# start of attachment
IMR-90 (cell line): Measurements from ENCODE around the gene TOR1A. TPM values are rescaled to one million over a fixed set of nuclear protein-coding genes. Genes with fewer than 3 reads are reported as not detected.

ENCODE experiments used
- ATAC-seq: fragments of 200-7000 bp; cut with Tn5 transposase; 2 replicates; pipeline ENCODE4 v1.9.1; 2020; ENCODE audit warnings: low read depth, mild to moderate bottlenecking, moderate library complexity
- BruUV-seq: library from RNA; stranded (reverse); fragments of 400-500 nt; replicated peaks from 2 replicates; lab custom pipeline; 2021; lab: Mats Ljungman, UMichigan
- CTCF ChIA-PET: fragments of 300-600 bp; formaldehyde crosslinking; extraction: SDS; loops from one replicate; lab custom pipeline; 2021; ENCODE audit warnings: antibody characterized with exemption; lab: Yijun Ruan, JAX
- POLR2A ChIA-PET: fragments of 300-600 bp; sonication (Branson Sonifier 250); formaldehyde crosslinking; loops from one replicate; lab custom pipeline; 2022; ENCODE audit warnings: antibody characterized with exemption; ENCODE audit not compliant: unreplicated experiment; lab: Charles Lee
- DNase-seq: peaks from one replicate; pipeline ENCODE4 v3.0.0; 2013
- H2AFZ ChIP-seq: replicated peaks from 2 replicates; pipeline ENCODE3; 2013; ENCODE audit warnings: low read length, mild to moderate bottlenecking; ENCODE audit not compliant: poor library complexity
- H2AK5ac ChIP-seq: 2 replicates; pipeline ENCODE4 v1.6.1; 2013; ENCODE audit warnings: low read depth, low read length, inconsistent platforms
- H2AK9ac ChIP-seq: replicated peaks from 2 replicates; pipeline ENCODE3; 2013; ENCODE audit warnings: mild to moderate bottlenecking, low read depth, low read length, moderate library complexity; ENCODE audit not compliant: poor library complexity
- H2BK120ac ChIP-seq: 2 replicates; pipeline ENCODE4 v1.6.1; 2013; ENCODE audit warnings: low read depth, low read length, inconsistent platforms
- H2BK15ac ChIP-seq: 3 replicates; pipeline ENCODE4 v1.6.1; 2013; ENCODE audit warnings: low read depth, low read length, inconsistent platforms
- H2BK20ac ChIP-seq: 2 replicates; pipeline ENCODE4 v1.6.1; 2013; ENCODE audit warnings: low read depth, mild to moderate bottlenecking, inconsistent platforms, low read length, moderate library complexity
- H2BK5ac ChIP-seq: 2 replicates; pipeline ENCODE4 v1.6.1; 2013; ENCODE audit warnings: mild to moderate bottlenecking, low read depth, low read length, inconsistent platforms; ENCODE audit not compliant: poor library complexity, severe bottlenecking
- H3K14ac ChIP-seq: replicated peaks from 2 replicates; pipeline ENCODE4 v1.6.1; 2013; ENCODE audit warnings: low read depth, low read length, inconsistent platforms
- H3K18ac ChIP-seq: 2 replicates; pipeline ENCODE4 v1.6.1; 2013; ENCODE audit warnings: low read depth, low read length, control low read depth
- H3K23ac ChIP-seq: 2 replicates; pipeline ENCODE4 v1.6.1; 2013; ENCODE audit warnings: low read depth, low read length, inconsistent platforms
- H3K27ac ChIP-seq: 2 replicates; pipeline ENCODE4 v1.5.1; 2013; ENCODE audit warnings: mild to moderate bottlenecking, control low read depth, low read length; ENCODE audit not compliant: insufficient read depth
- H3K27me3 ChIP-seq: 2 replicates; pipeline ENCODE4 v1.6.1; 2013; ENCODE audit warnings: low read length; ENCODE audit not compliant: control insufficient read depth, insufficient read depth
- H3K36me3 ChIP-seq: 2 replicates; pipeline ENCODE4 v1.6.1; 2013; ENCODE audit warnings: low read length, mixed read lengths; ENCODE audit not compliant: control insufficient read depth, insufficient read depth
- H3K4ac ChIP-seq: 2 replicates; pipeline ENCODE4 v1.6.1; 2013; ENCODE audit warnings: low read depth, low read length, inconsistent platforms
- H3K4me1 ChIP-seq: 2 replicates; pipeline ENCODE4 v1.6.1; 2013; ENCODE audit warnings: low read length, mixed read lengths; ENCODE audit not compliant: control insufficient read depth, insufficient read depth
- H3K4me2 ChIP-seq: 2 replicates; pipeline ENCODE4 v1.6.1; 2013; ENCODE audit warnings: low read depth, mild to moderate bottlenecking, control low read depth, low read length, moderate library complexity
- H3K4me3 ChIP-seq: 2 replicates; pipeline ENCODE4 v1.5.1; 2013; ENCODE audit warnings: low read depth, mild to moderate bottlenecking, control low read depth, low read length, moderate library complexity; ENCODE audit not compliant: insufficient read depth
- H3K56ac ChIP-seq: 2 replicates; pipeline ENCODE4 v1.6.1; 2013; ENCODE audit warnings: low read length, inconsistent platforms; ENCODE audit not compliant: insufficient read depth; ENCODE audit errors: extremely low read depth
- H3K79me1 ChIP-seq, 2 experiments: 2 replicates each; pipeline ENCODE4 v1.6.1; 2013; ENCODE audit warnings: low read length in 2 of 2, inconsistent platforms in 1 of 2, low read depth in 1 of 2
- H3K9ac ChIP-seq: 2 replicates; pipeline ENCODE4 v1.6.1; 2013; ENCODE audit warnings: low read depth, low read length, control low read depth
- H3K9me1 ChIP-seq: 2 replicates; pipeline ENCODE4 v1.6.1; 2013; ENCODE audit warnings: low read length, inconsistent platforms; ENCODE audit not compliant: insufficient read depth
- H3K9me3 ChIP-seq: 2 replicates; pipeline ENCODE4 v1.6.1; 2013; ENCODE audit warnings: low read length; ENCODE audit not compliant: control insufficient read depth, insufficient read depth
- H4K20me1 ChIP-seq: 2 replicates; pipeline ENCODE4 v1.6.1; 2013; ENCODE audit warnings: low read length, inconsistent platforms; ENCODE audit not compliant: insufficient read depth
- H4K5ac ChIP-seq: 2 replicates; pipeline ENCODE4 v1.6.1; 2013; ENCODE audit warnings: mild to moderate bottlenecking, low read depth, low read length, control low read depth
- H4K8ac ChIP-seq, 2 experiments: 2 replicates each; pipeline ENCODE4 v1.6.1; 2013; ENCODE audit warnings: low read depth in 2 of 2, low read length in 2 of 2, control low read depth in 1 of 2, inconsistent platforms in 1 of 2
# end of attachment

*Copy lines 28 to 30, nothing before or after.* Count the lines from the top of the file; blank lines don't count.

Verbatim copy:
- H3K9me1 ChIP-seq: 2 replicates; pipeline ENCODE4 v1.6.1; 2013; ENCODE audit warnings: low read length, inconsistent platforms; ENCODE audit not compliant: insufficient read depth
- H3K9me3 ChIP-seq: 2 replicates; pipeline ENCODE4 v1.6.1; 2013; ENCODE audit warnings: low read length; ENCODE audit not compliant: control insufficient read depth, insufficient read depth
- H4K20me1 ChIP-seq: 2 replicates; pipeline ENCODE4 v1.6.1; 2013; ENCODE audit warnings: low read length, inconsistent platforms; ENCODE audit not compliant: insufficient read depth